In the Field
Kei Roto i te Hapori
When applying the CHI in the field, members of the team will visit selected sites in a catchment and look over a reach of the waterway from one point. The field team will also walk along the river bank and view the river upstream and downstream from the selected site, visually assessing the health of the site. While they are doing this they will be filling in an assessment form and recording their observations according to the questions on the form.
If the preparatory work has been done well, the fieldwork should run smoothly. It will take approximately one hour to view the site and complete the assessment form.
Once at the site the coordinator needs to:
- Keep instructions clear and interpretation
to a minimum so as not to influence perception or scoring.
each individual a number with which to label their assessment
form at each site. It is important that they use the same number
duration of the study.
- Hand out a new recording form to each team
member at each site. Each person on the team will be recording
their individual assessment of the
indicators listed on the recording form. For each site a form
will be completed by each team member (the average for each indicator
is calculated later when analysis is carried out). Each team
will complete a new form at each site.
- The site details need to
be added first (e.g. the name and number of the site, the team
member’s number, the date etc).
- Once the forms are complete,
check them before moving on. It is often hard to recall aspects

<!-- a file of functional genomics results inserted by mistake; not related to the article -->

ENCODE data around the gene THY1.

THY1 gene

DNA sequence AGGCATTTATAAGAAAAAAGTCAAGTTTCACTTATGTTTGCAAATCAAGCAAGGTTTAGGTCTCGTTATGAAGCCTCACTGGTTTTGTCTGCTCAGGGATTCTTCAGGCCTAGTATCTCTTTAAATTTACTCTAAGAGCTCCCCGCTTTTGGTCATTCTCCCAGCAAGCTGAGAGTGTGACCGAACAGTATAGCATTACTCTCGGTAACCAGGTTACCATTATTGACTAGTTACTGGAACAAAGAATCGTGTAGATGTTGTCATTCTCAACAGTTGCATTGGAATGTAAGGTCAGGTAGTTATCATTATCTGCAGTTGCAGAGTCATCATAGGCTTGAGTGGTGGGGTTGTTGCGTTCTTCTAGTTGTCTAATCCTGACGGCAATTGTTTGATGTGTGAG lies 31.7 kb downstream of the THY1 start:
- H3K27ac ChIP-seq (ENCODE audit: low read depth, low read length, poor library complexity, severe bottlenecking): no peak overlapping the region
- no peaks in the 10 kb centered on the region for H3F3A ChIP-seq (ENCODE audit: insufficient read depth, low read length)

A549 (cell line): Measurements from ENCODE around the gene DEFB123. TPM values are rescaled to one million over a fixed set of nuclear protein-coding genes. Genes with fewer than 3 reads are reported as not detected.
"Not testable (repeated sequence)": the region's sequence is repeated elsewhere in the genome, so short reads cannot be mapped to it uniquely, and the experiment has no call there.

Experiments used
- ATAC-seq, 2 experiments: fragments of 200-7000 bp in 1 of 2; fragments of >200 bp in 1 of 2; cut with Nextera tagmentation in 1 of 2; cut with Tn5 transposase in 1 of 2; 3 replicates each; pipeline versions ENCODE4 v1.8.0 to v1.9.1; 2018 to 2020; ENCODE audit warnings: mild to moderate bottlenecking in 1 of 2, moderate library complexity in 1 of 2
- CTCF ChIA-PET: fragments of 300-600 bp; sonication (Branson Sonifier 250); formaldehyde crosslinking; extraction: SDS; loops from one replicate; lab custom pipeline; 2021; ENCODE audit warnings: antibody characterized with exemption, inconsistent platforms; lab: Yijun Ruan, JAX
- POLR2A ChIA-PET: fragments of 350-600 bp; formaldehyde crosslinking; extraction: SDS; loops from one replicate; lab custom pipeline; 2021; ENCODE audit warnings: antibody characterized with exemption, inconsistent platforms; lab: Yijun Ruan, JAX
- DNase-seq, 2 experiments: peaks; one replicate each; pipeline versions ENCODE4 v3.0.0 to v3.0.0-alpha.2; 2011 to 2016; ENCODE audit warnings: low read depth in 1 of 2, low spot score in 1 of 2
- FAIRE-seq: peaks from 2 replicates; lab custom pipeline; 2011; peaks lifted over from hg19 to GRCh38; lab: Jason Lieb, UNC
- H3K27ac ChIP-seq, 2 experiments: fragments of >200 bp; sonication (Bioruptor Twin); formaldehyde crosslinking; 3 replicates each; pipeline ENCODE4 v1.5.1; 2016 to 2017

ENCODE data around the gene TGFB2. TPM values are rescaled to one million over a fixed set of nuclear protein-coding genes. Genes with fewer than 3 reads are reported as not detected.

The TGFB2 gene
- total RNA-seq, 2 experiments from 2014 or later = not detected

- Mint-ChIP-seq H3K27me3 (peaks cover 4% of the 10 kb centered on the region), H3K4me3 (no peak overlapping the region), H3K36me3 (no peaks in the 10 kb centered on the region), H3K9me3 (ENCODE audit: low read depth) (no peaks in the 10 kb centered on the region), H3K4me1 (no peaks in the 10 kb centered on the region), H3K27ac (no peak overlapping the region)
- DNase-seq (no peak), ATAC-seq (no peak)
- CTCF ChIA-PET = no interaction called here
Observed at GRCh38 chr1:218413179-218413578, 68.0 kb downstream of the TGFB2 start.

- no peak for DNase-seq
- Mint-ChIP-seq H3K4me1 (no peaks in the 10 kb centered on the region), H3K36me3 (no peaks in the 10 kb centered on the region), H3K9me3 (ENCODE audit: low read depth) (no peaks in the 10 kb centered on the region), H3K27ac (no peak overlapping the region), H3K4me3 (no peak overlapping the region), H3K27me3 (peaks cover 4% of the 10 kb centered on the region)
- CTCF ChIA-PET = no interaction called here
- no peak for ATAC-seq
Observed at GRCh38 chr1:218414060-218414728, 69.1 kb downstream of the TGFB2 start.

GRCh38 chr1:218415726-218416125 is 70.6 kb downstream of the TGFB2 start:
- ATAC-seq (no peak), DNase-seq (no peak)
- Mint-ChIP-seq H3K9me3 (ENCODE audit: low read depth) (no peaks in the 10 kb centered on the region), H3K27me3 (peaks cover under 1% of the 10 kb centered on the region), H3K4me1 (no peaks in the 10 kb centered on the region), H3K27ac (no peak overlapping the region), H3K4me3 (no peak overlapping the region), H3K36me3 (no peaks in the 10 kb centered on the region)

of a site after leaving it. Clarify species names,
for example, on site.
- Once checked, collect all forms from the
site and store them together until data entry.
- Before moving
on from the site, get the team together for a feedback session
during which members can discuss issues that arose during the
recording. The coordinator can indicate the range of scores awarded
can foster agreement between team members. Striving for consistency
in this way is part of the ongoing nature of the team training,
so it is important to have a feedback session after each site
Collecting fish data
As part of the data collection for mahinga kai, it is necessary to identify the fish species present at the site. Collection of these data can take place at any stage before, during or after the field assessment is carried out.
This can be achieved by electric fishing, netting or through a combination of
methods. Your regional council may have already sampled the sites
that you have chosen or data may be available from the New Zealand
Freshwater Fish Database managed by the National Institute of Water
and Atmospheric Research (NIWA). [How to access the NZ Freshwater Fish Database is described in Appendix 8.] Check with both your regional council and the Department of Conservation before
you commit to any new fish data collection.